And that counts for something, whatever the extent of it is. 

“Before the game he kind of talked to us, got in front of us and told us hey, I don’t care how young you are, I know you guys can make plays,” Sanders said. “So just hearing that from him developed a comfort level to know that he can depend on us. Hearing that from him really made a big difference.” 

Loyola excited for upcoming season, trip to Spain

Loyola excited for upcoming season, trip to Spain

Loyola didn't have the season they were hoping for in 2015-16 but they're optimistic that things can turn around for the upcoming season. Even though the Loyola roster is filled with newcomers, the Ramblers are hopeful that a summer trip to Spain can help give them a head start.

As part of the trip, Loyola will get 10 extra practices and four games against Spanish competition that will give the team some much-needed experience before practice officially begins in October.

Head coach Porter Moser is already happy about working with this group, which features some productive returnees and a lot of talented newcomers.

"We play four games over there. They get that feel of being coached in a game at this level with their teammates," Moser said. "So then when we start back up in October they have a sense of some of the things we're trying to teach, some of the things of what to expect. And I think that's such a big element."

On a team full of new players, it will be important for senior guard Milton Doyle to have a bounce-back year for Loyola after a disappointing junior campaign. A former star at Marshall, Doyle saw his shooting percentages dip last season as the Loyola coaching staff challenged him to improve for his final season of college basketball. 

Moser is happy with the strides that Doyle has made this summer as he's added over 10 pounds of muscle to now play at 192 pounds. Also committed on the defensive end of the floor and being a team leader, Doyle is the Ramblers' only senior this season, so he'll be counted on to be a productive presence.

"It's a lot this year just because we had four seniors leave last year and I'm the last senior," Doyle said. "So it's my job to make sure everyone stays on track and everyone is uplifted, even when coaches get on them. That's my job right now."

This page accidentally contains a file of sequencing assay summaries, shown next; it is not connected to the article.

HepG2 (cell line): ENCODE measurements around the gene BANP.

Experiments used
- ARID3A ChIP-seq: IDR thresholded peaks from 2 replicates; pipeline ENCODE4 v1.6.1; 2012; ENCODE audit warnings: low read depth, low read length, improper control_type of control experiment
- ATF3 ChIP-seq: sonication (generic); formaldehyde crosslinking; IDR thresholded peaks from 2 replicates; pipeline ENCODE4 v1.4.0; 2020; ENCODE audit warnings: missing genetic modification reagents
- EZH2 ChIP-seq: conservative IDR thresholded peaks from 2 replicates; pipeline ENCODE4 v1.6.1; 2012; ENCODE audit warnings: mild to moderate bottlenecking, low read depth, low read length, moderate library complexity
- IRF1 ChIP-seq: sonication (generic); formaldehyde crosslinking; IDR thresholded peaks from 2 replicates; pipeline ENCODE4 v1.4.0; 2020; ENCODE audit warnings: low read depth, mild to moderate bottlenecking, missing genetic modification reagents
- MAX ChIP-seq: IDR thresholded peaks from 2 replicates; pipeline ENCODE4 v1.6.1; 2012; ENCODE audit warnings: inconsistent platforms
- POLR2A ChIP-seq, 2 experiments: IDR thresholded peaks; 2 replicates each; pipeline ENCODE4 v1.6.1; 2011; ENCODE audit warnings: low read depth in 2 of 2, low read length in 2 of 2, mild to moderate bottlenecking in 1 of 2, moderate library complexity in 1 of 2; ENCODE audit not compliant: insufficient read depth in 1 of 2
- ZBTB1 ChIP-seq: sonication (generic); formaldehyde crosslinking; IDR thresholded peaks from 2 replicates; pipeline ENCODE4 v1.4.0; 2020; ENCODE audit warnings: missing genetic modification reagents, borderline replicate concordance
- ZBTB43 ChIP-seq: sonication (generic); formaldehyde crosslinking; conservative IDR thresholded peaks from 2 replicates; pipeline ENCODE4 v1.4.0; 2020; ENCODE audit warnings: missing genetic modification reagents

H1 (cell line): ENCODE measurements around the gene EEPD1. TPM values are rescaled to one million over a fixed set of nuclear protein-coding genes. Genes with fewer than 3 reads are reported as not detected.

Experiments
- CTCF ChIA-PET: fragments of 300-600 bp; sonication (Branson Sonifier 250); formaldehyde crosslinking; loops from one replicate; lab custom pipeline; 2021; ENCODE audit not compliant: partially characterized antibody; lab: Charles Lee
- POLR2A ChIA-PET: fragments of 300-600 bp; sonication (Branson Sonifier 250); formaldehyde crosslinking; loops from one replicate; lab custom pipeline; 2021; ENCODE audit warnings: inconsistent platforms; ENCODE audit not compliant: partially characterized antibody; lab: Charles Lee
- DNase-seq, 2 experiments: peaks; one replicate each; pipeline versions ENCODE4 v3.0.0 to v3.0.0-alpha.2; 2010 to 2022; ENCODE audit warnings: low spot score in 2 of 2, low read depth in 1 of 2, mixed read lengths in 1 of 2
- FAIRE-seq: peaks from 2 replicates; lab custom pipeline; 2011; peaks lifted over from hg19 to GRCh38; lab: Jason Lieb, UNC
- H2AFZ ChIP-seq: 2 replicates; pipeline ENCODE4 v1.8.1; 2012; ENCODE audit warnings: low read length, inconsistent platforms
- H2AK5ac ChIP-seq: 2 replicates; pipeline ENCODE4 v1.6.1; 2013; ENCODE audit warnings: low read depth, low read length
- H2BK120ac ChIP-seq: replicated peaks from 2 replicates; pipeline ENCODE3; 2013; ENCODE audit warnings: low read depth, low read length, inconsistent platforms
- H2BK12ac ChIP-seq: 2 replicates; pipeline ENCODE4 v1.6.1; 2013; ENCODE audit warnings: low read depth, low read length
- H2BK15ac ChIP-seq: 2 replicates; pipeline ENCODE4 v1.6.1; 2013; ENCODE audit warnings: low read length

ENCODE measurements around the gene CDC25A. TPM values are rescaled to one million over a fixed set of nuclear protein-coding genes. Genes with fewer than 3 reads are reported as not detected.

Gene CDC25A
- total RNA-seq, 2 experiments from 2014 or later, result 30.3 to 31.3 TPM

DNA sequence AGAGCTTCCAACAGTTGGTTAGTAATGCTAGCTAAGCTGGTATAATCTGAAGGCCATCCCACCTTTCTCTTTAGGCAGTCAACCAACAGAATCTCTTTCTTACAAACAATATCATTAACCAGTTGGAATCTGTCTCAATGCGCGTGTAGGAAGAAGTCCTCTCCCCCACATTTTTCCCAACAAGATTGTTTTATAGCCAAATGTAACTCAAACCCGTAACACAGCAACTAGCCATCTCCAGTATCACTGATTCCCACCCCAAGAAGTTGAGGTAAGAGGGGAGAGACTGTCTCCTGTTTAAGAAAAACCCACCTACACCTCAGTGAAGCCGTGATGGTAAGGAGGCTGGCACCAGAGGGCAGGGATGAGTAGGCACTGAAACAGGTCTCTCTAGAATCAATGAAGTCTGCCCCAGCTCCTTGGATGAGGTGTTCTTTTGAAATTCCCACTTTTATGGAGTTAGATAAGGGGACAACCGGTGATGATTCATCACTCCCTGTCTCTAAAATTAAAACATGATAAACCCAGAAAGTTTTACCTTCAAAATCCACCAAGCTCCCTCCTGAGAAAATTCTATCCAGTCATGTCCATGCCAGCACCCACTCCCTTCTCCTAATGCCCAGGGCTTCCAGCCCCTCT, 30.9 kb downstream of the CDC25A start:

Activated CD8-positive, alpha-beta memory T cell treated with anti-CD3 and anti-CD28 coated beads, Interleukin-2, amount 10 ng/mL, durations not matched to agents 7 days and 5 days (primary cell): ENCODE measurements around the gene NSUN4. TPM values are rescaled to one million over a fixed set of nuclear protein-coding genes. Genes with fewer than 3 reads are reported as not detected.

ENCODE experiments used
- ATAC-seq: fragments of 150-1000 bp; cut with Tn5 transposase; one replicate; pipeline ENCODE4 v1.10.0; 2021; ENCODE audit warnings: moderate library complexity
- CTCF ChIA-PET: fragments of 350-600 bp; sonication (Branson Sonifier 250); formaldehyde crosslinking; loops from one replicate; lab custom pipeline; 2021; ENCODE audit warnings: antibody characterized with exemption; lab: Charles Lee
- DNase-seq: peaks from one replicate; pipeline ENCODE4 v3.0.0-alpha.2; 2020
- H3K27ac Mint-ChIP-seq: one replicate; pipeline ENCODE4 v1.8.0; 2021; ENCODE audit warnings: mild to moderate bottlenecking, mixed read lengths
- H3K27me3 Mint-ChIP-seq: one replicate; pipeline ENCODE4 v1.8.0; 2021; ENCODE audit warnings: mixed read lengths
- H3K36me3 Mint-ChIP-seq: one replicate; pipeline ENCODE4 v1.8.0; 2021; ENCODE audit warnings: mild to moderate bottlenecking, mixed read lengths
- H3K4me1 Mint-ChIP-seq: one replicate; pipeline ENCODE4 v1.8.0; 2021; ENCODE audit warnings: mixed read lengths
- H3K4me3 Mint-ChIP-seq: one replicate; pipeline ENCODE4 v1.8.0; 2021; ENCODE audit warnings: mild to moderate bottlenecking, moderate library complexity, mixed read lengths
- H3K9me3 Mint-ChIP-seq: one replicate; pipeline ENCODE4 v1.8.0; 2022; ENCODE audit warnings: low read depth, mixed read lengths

Junior wing Donte Ingram — a former Simeon product — and junior guard Ben Richardson also return as key contributors from last year's team while Iowa State transfer guard Clayton Custer is expected to come in and be a major factor in the team's backcourt rotation.

As for the newcomers, Moser compared juco transfer forward Aundre Jackson favorably to former Loyola forward Christian Thomas while Vlatko Granic gives the team a stretch option at forward that they didn't have in the past. The team's freshmen are also very talented as guard Matt Chastain has shown solid athleticism and a good basketball IQ through some early practices. 

Another freshman guard, Cameron Satterwhite, is coming off of a torn ACL that cost him his senior season, but the Loyola staff is optimistic about his recovery for this season. Croatian freshman guard Bruno Skokna is also recovering from injury as he has played against professionals in Europe the last few seasons on an amateur contract. He is expected to be cleared soon so that he can return to action this season.

"I love this group because it's a group full of gym rats. This is a really enthusiastic group," Moser said. "They've come together, we've got a lot of newcomers. That's the benefit, that's why we did the Spain trip this summer."

Loyola takes its trip to Spain from Aug. 12-22 as they'll hit cities like Barcelona and Madrid during the trip.